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From Alexander Kapustin <...@dd.vaz.tlt.ru>
Subject protocol/6461: Source error: Charset 'iso8859-1' is hardcoded in http_protocol.c (line N 2588).
Date Thu, 24 Aug 2000 10:48:08 GMT

>Number:         6461
>Category:       protocol
>Synopsis:       Source error: Charset 'iso8859-1' is hardcoded in http_protocol.c (line
N 2588).
>Confidential:   no
>Severity:       serious
>Priority:       medium
>Responsible:    apache
>State:          open
>Class:          mistaken
>Submitter-Id:   apache
>Arrival-Date:   Thu Aug 24 03:50:01 PDT 2000
>Originator:     kag@dd.vaz.tlt.ru
>Release:        1.3.12
Not important because of ... (see below)
Source error: 
 Charset 'iso8859-1' is hardcoded in http_protocol.c (line N 2588)
 in the block which sends HTTP-header to a client in case of redirect.

 Thus - for each redirect - server sends HTTP-header with phrase:
  'Content-type="text/html; charset=iso8859-1"'.
 Server does it independently of 'AddDefaultCharset Off / On / charset' setting
 in the httpd.conf.
 Client's encoding is damaged because of this behaviour.

 Perhaps all will be OK if the second server (to which redirection is
  performed) sends HTTP-header with phrase:
  'Content-type="text/html; charset=...<proper value>"'.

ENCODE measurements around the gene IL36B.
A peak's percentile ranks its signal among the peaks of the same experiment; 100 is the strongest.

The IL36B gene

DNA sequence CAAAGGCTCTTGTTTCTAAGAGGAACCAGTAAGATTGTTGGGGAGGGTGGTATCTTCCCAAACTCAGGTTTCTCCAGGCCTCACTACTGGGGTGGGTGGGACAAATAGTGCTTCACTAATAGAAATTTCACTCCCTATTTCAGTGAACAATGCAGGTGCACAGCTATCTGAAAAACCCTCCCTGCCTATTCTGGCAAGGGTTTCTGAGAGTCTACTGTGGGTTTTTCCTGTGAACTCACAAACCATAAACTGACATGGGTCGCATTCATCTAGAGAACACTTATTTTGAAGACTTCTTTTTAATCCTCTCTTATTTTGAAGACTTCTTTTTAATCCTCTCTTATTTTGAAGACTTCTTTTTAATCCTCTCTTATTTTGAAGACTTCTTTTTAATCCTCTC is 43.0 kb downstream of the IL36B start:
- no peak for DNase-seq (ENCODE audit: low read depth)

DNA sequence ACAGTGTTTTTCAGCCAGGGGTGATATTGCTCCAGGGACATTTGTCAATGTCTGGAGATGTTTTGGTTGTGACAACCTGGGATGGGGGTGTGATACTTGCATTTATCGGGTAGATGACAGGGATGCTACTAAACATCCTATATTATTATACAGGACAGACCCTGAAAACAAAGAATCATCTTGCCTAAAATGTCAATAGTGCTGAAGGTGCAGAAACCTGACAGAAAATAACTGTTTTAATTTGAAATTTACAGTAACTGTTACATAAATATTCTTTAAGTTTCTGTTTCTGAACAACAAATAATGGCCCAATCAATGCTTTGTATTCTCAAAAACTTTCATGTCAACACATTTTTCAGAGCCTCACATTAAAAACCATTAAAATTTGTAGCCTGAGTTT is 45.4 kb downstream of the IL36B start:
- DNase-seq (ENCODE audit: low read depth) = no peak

In practice, it isn't allways configured so.
Of course you will see this problem only if you have second server with
content's charset not equal to 'iso8859-1'.
1. Configure second server: 'Do not send "charset=..." in HTTP-header'
2. Create HTML-file /xxx.html without meta-tag '...charset=...'
3. Configure Apache1.3.12: place redirect to http://second-server/xxx.html
    into httpd.conf
4. Configure client's browser to view http://second-server/xxx.html properly.
5. Try to view it through redirection.

==> Apache1.3.12 sends charset=iso8859-1 in HTTP-header while redirection
==> Browser sets it's encoding to "iso8859-1"
==> Second server doesn't send any charset-information
==> File http://second-server/xxx.html is viewed unproperly via redirection
==> After it, all other resources from http://second-server/ is viewed unproperly
Yes, and VERY simple way:
 - remove hardcoded charset from http_protocol.c
 For example, line 2588 will be:
  r->content_type = NULL;

After it, server sends phrase 'Content-type: text/plain' or similar
WITHOUT mentioning of 'charset'.
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